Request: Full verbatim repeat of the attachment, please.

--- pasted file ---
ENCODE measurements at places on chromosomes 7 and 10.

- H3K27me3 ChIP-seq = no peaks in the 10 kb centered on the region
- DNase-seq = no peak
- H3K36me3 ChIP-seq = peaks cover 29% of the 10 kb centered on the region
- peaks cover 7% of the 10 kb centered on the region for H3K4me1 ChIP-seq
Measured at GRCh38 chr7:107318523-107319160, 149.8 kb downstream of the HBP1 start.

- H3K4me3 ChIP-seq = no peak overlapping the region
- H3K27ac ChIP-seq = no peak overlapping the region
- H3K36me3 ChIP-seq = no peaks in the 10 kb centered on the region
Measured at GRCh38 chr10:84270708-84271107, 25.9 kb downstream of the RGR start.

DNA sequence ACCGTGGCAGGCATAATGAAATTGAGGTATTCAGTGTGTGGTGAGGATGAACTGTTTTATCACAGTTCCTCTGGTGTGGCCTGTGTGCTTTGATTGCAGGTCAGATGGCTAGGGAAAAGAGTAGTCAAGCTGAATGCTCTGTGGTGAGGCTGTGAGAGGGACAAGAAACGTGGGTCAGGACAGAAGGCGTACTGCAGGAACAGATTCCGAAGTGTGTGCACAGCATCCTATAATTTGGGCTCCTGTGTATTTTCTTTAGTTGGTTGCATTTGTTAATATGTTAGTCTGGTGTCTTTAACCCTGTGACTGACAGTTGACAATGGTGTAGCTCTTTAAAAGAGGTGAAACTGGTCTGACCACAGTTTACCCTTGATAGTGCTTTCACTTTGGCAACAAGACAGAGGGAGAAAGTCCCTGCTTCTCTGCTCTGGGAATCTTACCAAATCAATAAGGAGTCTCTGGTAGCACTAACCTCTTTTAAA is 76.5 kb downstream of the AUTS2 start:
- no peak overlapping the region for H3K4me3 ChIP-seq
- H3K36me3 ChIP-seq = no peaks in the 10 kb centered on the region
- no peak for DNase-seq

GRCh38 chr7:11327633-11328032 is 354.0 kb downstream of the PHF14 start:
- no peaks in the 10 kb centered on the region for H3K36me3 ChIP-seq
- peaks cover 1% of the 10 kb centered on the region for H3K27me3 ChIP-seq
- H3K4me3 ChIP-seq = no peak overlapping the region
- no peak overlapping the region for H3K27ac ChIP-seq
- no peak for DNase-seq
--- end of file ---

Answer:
ENCODE measurements at places on chromosomes 7 and 10.

- H3K27me3 ChIP-seq = no peaks in the 10 kb centered on the region
- DNase-seq = no peak
- H3K36me3 ChIP-seq = peaks cover 29% of the 10 kb centered on the region
- peaks cover 7% of the 10 kb centered on the region for H3K4me1 ChIP-seq
Measured at GRCh38 chr7:107318523-107319160, 149.8 kb downstream of the HBP1 start.

- H3K4me3 ChIP-seq = no peak overlapping the region
- H3K27ac ChIP-seq = no peak overlapping the region
- H3K36me3 ChIP-seq = no peaks in the 10 kb centered on the region
Measured at GRCh38 chr10:84270708-84271107, 25.9 kb downstream of the RGR start.

DNA sequence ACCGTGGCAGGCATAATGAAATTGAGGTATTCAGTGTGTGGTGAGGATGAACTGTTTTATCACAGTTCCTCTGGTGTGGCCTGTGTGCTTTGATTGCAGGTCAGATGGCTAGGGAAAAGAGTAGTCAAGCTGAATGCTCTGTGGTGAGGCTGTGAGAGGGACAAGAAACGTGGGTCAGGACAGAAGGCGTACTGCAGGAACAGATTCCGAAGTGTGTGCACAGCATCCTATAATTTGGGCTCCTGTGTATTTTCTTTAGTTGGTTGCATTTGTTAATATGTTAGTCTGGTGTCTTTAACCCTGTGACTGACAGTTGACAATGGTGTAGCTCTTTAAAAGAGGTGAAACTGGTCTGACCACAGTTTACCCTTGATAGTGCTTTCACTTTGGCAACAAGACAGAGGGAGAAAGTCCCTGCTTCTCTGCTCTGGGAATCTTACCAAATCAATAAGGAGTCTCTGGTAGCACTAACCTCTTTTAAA is 76.5 kb downstream of the AUTS2 start:
- no peak overlapping the region for H3K4me3 ChIP-seq
- H3K36me3 ChIP-seq = no peaks in the 10 kb centered on the region
- no peak for DNase-seq

GRCh38 chr7:11327633-11328032 is 354.0 kb downstream of the PHF14 start:
- no peaks in the 10 kb centered on the region for H3K36me3 ChIP-seq
- peaks cover 1% of the 10 kb centered on the region for H3K27me3 ChIP-seq
- H3K4me3 ChIP-seq = no peak overlapping the region
- no peak overlapping the region for H3K27ac ChIP-seq
- no peak for DNase-seq